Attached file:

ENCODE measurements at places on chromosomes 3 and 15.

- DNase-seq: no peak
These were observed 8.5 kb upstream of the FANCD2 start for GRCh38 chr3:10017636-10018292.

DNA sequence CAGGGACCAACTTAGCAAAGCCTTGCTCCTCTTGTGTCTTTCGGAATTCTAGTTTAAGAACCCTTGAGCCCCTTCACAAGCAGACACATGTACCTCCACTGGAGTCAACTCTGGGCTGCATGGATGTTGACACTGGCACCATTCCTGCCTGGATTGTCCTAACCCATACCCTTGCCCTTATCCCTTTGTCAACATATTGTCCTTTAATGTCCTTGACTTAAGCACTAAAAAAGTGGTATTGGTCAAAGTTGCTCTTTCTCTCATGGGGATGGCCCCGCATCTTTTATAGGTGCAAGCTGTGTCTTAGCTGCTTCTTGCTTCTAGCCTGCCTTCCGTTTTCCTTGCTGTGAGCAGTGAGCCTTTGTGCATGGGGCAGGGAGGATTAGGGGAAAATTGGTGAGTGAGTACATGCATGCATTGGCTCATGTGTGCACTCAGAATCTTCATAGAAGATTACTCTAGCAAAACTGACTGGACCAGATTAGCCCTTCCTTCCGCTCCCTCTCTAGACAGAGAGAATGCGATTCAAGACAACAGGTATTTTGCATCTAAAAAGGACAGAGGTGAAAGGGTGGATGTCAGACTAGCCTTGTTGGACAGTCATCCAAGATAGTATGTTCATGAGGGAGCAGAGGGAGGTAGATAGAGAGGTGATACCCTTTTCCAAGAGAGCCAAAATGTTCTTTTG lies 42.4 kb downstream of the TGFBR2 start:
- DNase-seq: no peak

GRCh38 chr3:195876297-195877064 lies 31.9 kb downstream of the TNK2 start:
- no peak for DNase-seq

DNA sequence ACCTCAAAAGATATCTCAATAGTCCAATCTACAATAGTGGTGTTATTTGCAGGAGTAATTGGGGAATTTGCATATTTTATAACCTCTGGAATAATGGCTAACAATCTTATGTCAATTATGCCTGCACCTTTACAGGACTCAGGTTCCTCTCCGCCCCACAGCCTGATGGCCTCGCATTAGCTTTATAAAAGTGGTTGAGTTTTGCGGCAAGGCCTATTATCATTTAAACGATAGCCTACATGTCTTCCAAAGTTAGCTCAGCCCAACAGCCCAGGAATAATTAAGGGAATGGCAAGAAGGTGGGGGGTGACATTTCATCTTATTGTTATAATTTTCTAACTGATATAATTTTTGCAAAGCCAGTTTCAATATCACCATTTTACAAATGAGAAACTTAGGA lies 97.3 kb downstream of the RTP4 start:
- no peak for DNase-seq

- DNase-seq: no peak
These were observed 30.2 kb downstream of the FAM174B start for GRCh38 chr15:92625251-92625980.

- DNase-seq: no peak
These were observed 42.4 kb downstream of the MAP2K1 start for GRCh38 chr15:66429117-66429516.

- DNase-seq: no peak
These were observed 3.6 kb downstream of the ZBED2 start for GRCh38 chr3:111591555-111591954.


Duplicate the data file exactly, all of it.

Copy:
ENCODE measurements at places on chromosomes 3 and 15.

- DNase-seq: no peak
These were observed 8.5 kb upstream of the FANCD2 start for GRCh38 chr3:10017636-10018292.

DNA sequence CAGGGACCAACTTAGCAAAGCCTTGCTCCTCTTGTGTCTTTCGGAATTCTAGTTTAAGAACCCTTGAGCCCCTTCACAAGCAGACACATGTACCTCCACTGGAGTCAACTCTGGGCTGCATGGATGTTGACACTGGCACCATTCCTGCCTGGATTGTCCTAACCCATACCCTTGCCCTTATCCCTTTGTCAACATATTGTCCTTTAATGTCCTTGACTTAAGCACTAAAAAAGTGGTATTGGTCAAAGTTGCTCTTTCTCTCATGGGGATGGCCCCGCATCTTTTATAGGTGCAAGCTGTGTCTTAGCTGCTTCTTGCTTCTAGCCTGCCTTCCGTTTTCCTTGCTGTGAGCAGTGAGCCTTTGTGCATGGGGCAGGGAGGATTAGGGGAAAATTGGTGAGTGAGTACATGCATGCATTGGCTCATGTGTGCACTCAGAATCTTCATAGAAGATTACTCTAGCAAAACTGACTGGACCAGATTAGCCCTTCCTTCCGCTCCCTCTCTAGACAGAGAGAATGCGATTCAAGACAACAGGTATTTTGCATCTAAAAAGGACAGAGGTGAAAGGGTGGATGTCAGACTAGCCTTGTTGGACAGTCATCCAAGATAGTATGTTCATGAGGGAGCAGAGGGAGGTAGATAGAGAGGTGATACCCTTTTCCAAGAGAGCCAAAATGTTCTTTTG lies 42.4 kb downstream of the TGFBR2 start:
- DNase-seq: no peak

GRCh38 chr3:195876297-195877064 lies 31.9 kb downstream of the TNK2 start:
- no peak for DNase-seq

DNA sequence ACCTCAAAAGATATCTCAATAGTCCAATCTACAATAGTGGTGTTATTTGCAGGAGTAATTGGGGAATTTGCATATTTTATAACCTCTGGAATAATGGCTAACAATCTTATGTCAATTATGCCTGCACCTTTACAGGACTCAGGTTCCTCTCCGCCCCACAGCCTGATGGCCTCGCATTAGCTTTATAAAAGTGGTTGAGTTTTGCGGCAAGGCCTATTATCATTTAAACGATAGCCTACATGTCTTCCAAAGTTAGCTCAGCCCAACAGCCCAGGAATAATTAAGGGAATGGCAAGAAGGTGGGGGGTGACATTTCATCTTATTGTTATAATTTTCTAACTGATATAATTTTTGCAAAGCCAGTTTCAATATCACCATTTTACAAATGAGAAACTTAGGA lies 97.3 kb downstream of the RTP4 start:
- no peak for DNase-seq

- DNase-seq: no peak
These were observed 30.2 kb downstream of the FAM174B start for GRCh38 chr15:92625251-92625980.

- DNase-seq: no peak
These were observed 42.4 kb downstream of the MAP2K1 start for GRCh38 chr15:66429117-66429516.

- DNase-seq: no peak
These were observed 3.6 kb downstream of the ZBED2 start for GRCh38 chr3:111591555-111591954.